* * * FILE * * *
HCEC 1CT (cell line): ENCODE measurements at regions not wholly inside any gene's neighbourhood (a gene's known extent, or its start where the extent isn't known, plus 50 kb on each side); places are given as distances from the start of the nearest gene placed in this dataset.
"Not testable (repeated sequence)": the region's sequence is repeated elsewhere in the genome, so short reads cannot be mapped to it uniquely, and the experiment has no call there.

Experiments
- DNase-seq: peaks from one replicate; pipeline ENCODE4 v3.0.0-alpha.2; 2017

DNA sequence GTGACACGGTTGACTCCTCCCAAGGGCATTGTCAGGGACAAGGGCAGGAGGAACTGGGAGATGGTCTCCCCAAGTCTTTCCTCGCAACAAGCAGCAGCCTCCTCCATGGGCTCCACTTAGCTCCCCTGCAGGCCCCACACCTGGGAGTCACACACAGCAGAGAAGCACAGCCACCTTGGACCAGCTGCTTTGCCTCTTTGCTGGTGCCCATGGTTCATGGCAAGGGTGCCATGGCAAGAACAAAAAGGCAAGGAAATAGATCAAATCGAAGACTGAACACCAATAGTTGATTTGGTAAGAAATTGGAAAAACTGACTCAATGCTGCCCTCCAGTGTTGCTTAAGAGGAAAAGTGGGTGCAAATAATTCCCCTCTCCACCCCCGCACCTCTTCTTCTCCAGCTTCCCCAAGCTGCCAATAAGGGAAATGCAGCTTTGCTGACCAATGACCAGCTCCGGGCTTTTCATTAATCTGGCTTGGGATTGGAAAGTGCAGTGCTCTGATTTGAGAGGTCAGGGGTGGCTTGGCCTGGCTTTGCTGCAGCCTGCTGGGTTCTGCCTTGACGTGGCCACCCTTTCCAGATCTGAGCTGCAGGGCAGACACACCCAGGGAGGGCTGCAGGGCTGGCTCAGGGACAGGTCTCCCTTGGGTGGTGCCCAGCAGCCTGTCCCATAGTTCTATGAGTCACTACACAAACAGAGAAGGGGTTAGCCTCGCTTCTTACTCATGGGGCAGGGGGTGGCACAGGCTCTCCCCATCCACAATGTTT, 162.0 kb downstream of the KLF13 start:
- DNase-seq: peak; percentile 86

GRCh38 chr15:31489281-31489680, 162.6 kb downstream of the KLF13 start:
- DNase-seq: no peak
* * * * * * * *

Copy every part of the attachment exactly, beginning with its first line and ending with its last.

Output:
HCEC 1CT (cell line): ENCODE measurements at regions not wholly inside any gene's neighbourhood (a gene's known extent, or its start where the extent isn't known, plus 50 kb on each side); places are given as distances from the start of the nearest gene placed in this dataset.
"Not testable (repeated sequence)": the region's sequence is repeated elsewhere in the genome, so short reads cannot be mapped to it uniquely, and the experiment has no call there.

Experiments
- DNase-seq: peaks from one replicate; pipeline ENCODE4 v3.0.0-alpha.2; 2017

DNA sequence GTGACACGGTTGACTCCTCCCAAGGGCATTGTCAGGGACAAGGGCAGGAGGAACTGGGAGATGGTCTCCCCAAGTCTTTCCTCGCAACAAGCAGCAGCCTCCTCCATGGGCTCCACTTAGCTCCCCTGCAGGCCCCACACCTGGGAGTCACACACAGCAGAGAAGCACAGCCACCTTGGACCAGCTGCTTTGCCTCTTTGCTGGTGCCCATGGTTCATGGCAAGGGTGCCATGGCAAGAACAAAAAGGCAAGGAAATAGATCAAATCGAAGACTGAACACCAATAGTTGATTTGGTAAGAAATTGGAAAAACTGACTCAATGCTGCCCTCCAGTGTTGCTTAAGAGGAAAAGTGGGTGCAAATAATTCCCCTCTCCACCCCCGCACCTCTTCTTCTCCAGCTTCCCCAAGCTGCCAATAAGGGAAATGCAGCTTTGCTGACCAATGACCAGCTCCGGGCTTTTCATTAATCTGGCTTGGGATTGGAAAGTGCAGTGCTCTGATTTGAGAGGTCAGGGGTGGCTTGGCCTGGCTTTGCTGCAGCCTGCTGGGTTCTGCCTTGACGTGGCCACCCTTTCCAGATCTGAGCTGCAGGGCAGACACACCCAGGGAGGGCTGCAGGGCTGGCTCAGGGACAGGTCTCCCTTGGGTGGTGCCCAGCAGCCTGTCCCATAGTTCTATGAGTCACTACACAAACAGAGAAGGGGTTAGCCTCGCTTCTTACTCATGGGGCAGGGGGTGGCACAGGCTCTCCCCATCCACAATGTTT, 162.0 kb downstream of the KLF13 start:
- DNase-seq: peak; percentile 86

GRCh38 chr15:31489281-31489680, 162.6 kb downstream of the KLF13 start:
- DNase-seq: no peak